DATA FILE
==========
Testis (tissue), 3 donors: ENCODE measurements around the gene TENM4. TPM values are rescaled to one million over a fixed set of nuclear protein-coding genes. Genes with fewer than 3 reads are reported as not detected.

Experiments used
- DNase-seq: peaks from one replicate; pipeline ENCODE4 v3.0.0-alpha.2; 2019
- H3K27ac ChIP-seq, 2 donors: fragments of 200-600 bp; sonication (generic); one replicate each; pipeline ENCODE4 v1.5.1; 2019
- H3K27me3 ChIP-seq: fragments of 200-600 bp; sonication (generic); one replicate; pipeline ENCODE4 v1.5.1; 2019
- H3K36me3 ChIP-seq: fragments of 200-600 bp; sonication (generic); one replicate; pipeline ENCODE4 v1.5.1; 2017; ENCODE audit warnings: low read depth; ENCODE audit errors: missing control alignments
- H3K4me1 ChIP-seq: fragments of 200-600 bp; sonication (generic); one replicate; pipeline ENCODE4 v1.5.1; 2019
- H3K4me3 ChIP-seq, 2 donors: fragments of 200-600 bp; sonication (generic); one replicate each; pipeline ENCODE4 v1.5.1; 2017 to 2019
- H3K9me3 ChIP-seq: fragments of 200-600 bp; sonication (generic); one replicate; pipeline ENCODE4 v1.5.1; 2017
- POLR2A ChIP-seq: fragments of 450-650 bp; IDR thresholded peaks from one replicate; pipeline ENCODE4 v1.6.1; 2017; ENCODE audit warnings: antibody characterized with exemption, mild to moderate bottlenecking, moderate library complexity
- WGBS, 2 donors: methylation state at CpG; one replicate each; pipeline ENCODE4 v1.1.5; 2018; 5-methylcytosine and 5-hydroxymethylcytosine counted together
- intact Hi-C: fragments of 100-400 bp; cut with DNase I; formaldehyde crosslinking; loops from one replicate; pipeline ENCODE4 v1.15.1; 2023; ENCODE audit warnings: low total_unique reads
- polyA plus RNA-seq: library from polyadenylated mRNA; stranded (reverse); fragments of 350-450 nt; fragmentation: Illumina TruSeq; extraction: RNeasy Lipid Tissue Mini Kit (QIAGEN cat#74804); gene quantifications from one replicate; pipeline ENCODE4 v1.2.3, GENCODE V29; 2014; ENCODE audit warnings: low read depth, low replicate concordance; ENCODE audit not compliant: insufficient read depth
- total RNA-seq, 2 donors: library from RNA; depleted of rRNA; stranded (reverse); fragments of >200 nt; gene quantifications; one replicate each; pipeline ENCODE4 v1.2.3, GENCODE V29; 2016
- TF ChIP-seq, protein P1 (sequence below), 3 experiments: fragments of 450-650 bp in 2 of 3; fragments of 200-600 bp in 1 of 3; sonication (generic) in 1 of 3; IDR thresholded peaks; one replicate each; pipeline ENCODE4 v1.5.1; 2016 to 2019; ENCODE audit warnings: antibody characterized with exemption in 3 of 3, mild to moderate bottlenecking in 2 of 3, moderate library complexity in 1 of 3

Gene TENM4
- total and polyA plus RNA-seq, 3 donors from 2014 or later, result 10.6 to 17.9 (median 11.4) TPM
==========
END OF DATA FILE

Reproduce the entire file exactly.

Testis (tissue), 3 donors: ENCODE measurements around the gene TENM4. TPM values are rescaled to one million over a fixed set of nuclear protein-coding genes. Genes with fewer than 3 reads are reported as not detected.

Experiments used
- DNase-seq: peaks from one replicate; pipeline ENCODE4 v3.0.0-alpha.2; 2019
- H3K27ac ChIP-seq, 2 donors: fragments of 200-600 bp; sonication (generic); one replicate each; pipeline ENCODE4 v1.5.1; 2019
- H3K27me3 ChIP-seq: fragments of 200-600 bp; sonication (generic); one replicate; pipeline ENCODE4 v1.5.1; 2019
- H3K36me3 ChIP-seq: fragments of 200-600 bp; sonication (generic); one replicate; pipeline ENCODE4 v1.5.1; 2017; ENCODE audit warnings: low read depth; ENCODE audit errors: missing control alignments
- H3K4me1 ChIP-seq: fragments of 200-600 bp; sonication (generic); one replicate; pipeline ENCODE4 v1.5.1; 2019
- H3K4me3 ChIP-seq, 2 donors: fragments of 200-600 bp; sonication (generic); one replicate each; pipeline ENCODE4 v1.5.1; 2017 to 2019
- H3K9me3 ChIP-seq: fragments of 200-600 bp; sonication (generic); one replicate; pipeline ENCODE4 v1.5.1; 2017
- POLR2A ChIP-seq: fragments of 450-650 bp; IDR thresholded peaks from one replicate; pipeline ENCODE4 v1.6.1; 2017; ENCODE audit warnings: antibody characterized with exemption, mild to moderate bottlenecking, moderate library complexity
- WGBS, 2 donors: methylation state at CpG; one replicate each; pipeline ENCODE4 v1.1.5; 2018; 5-methylcytosine and 5-hydroxymethylcytosine counted together
- intact Hi-C: fragments of 100-400 bp; cut with DNase I; formaldehyde crosslinking; loops from one replicate; pipeline ENCODE4 v1.15.1; 2023; ENCODE audit warnings: low total_unique reads
- polyA plus RNA-seq: library from polyadenylated mRNA; stranded (reverse); fragments of 350-450 nt; fragmentation: Illumina TruSeq; extraction: RNeasy Lipid Tissue Mini Kit (QIAGEN cat#74804); gene quantifications from one replicate; pipeline ENCODE4 v1.2.3, GENCODE V29; 2014; ENCODE audit warnings: low read depth, low replicate concordance; ENCODE audit not compliant: insufficient read depth
- total RNA-seq, 2 donors: library from RNA; depleted of rRNA; stranded (reverse); fragments of >200 nt; gene quantifications; one replicate each; pipeline ENCODE4 v1.2.3, GENCODE V29; 2016
- TF ChIP-seq, protein P1 (sequence below), 3 experiments: fragments of 450-650 bp in 2 of 3; fragments of 200-600 bp in 1 of 3; sonication (generic) in 1 of 3; IDR thresholded peaks; one replicate each; pipeline ENCODE4 v1.5.1; 2016 to 2019; ENCODE audit warnings: antibody characterized with exemption in 3 of 3, mild to moderate bottlenecking in 2 of 3, moderate library complexity in 1 of 3

Gene TENM4
- total and polyA plus RNA-seq, 3 donors from 2014 or later, result 10.6 to 17.9 (median 11.4) TPM